Apparently fish like garlic. Some fishermen swear by it to bait their hooks.

It may work as a road de-icer. As the story goes, a spice maker had a batch of bad garlic salt and donated it to a town to put on the roads on winter. I’m not sure the garlic had as much to do with it as the salt.

Massaging the scalp with garlic or garlic oil is supposed to stimulate hair growth.

Here is one of the stranger ones again, cut a sliver of garlic and tie a string around it and put it in your ear to combat an ear infection. Not something I would want to do. The other version of this is to crush some garlic, place it in hot olive oil for 5 minutes. Then you strain and cool the oil. Use it as ear drops. You may be able to find ear drops made of garlic oil in home natural heath food store or someplace like Whole Foods.

Similarly, it can be peeled but not cut, put into a strip of cheesecloth, and inserted using a tampon applicator in order to treat a yeast infection. Like athletes foot, it is a fungal infection. Only in this case, it is caused by the body’s natural bacteria getting out of balance allowing for the growth of this. The ‘good’ bacteria normally eats this naturally occurring ‘fungus’. When something kills the good bacteria then you produce too much of this and get an infection.

One item I found on one site was using thin slices of garlic over a splinter and the splinter will work itself out. I’m not sure how that is supposed to happen. Is garlic a wood magnet?

Internally, some people find regular consumption of garlic eases gas. For other people it causes gas. Make minced garlic into a tea for sore throats and as a cough syrup. It is supposed to reduce the duration of a cold as well and regular consumption of it is supposed to help prevent colds. Researches believe that it is a component called allicin that does this.

Compounds in garlic are supposed to send signals to the brain that you are full. So a dish with a lot of garlic in it may make you feel fuller faster. Thus you eat less of it. And it is supposed to rev up the metabolism so you burn more calories. So it may have minor weight loss properties.

Speaking of ‘wood’, it’s been used as an aphrodisiac for just about forever. It is suspected that it is because garlic aids in blood circulation, so blood is pumped to the extremities more efficiently. So it ‘may’ increase a man’s endurance.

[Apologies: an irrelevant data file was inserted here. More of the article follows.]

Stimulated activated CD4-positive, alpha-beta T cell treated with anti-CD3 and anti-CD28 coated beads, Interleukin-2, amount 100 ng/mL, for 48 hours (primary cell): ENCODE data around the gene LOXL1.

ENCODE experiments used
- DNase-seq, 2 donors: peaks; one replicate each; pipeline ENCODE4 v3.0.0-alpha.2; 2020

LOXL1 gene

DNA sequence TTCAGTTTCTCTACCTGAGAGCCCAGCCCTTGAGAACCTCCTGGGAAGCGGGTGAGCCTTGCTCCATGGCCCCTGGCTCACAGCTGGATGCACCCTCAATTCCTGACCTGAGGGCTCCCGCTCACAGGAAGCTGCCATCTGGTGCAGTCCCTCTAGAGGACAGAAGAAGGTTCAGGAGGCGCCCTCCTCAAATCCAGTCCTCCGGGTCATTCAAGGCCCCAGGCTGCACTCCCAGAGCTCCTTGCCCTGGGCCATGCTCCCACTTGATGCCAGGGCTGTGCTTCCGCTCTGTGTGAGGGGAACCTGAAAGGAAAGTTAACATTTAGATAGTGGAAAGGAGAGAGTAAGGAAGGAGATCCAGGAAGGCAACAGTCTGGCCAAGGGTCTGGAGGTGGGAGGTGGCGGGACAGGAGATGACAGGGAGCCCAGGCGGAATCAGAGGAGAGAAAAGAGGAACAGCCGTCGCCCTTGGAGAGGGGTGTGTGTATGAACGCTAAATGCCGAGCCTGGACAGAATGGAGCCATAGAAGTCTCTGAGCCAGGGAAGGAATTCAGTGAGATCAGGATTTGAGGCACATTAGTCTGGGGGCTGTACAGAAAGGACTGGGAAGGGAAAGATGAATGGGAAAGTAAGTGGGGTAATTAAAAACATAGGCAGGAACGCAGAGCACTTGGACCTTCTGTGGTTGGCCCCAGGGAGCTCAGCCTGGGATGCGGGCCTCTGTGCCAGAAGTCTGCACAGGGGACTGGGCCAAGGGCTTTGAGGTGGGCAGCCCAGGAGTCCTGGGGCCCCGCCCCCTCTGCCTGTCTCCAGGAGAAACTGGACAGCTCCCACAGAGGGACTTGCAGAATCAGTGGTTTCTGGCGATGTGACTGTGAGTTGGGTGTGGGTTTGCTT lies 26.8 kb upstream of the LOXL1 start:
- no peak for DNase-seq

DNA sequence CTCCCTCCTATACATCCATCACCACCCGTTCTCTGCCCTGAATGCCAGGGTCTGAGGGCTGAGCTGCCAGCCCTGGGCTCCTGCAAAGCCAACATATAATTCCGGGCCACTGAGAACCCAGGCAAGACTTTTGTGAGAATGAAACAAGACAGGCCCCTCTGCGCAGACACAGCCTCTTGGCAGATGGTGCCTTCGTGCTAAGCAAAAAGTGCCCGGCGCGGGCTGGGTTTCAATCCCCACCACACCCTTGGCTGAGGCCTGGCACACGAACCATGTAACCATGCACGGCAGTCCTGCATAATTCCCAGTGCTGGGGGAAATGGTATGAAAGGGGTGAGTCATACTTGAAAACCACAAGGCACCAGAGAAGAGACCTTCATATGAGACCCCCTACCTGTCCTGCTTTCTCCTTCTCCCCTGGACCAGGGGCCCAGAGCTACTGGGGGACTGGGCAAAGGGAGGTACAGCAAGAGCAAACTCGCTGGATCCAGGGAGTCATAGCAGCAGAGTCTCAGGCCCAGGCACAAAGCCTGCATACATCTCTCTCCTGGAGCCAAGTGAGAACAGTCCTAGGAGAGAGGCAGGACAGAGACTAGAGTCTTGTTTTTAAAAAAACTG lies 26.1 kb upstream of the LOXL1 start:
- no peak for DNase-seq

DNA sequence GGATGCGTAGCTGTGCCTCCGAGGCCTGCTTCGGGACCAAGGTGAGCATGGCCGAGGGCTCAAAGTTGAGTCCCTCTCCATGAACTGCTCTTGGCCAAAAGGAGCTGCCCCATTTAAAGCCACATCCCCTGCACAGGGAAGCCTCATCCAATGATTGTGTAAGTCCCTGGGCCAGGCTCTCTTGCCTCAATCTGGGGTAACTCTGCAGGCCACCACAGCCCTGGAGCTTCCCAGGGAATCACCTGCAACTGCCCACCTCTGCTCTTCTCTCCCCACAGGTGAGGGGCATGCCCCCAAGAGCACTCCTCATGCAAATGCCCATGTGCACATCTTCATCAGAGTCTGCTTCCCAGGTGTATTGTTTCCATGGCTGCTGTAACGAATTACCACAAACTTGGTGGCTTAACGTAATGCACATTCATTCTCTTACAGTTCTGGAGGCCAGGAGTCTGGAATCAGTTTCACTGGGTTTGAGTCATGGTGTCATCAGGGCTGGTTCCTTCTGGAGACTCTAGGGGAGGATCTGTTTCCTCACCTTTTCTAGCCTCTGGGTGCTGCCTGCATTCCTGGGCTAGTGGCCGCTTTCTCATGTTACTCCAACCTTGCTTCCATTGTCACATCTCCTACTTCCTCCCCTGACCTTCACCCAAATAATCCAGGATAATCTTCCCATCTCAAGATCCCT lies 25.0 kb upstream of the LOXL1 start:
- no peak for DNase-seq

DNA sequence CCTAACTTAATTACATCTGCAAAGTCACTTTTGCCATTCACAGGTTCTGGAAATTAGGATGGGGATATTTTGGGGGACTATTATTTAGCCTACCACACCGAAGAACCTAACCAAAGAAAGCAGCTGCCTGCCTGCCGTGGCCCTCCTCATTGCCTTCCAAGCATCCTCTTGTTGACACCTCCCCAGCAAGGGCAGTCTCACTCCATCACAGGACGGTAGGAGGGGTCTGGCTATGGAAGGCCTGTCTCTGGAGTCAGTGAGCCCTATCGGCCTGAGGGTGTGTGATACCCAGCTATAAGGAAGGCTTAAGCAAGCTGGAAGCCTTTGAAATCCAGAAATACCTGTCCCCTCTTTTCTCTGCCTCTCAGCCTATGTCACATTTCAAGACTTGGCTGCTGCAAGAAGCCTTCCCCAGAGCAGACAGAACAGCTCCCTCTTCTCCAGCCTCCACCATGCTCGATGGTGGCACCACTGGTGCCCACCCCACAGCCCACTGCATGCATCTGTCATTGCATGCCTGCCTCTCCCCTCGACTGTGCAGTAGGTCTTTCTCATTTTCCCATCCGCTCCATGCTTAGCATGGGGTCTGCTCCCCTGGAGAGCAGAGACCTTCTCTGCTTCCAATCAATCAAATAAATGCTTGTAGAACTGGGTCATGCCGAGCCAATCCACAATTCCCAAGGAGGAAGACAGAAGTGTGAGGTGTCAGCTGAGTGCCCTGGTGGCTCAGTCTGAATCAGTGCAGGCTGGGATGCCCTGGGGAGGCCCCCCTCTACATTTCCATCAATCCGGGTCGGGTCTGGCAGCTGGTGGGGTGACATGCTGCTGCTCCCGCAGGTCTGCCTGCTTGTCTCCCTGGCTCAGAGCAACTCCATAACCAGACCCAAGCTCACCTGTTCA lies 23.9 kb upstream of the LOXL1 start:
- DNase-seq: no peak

Using it with some a rather strange list of food ingredients may clear out intestinal parasites. Icky.

Zombie Worms

Posted in Education, Science with tags , , , , , , , , , , , , , , , on March 19, 2013 by urbannight

Reading an article on a whale skeleton found in Antarctica, it mentioned ‘zombie worms’. The name is great but how does a worm without a mouth eat? I had to look it up.

Its actual name is Osedax and they seem to be a bright pink with feathery feels all around them, kind of like millipede legs.

Now to the question of the feeding, the drill into the bones. But they don’t have any drilling organs. They excrete acid. How is a good question since they appear not to have organs for that either.

Apparently, those feelers are the ‘drills’ that penetrate the bone and those feeler create and excrete an enzyme that dissolves the bone. The worms have some kind of bacteria that then absorbs the fats and other materials in the bones.

This is a very female dominated creature. Only adult females are found on the rare occasions that they find whale bones. The males don’t leave the larval stage and live inside a ‘gelatinous tube covering part of the female’. The only purpose for the male is to fertilize the eggs the female lays. It is interesting that the male actually can fertilize anything since they never make it to the adult stage. The female can house hundreds of these males.

Apparently, once a worm settles into a bone she starts producing eggs continually. (They eat, they reproduce, why am I suddenly thinking about Tribbles) The article that is supposed to explain how they reproduce doesn’t actually say anything else. Since the males live on the female, are the eggs fertilized as they are excreted or the males leave the female to go to the egg deposits and then return. Is it another enzyme excretion?

The worm can swim up to 10 days to find a source of bones to feed on. Found on whale bones, experiments have discovered that the worms will also feed on cow bones and other animals. So they are not as picky as pandas.

This article also shows worms that look very different from the feeding article. There are 5 known varieties so maybe they look a lot different from one another. Anoter article states they are very diverse.

Most of the articles I can find are just direct reprints of the two articles I’ve used here. Google it and you will find the same. I don’t have my books on correct notation forms with me.

Ghost Chili

Posted in Cooking, Food, Hobby with tags , , , , , , , , , , , , , , on March 7, 2013 by urbannight

Ghost Chili

Maybe it is because I’ve just been so dang cold. But I’m slightly obsessed with peppers today. It may be a bit too much, but here is a third, if short, post about yet another chili pepper.

This is the hottest pepper in the world. Another pepper was declared to be hotter until letter testing showed that sometimes Ghost Chilies were hotter. So now they are both the hottest chili known on the planet.

I LOVE the flavor of these insanely hot chilies. They are a little hotter than I can handle. But I love them so much that I torture myself in order to enjoy the deliciousness of them.

I have occasionally found things made with them that I can eat, just slowly, or in small amounts. I love salsa made from them on bread and even on a baked potato.

If you can tolerate peppers at all and enjoy a delicious hot pepper, and you have not yet tried these fiery little angels, you really must experience them for yourself.